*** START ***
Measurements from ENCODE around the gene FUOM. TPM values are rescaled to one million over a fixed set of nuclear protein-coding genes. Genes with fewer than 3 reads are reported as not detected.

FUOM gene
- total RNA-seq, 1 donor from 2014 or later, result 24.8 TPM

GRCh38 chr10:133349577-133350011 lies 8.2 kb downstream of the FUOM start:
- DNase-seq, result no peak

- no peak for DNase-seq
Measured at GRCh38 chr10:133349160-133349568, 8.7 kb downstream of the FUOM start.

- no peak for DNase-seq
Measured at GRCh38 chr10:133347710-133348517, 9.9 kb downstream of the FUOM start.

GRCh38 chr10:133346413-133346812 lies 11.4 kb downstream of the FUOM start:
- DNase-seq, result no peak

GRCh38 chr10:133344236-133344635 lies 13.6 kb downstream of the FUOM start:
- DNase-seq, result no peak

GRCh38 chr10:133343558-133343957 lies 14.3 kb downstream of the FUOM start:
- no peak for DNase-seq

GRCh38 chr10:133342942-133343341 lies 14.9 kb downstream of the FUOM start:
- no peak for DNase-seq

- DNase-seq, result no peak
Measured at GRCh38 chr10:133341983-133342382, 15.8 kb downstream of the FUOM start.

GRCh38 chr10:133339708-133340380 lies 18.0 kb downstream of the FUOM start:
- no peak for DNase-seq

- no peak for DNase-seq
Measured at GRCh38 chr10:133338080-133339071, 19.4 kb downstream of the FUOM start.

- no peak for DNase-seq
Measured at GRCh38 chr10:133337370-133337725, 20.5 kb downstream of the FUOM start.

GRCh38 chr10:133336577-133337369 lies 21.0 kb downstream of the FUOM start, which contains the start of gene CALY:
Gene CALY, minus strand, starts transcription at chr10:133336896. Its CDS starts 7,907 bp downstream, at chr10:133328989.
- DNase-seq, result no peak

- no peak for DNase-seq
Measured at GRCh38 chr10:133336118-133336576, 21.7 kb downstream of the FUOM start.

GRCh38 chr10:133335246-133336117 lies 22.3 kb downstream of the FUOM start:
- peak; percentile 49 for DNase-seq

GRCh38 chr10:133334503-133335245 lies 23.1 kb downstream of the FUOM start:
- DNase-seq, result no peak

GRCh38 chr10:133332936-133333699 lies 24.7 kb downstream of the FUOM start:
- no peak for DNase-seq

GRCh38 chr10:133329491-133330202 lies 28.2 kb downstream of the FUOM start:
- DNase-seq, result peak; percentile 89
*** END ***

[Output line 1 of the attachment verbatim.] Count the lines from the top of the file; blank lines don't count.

Measurements from ENCODE around the gene FUOM. TPM values are rescaled to one million over a fixed set of nuclear protein-coding genes. Genes with fewer than 3 reads are reported as not detected.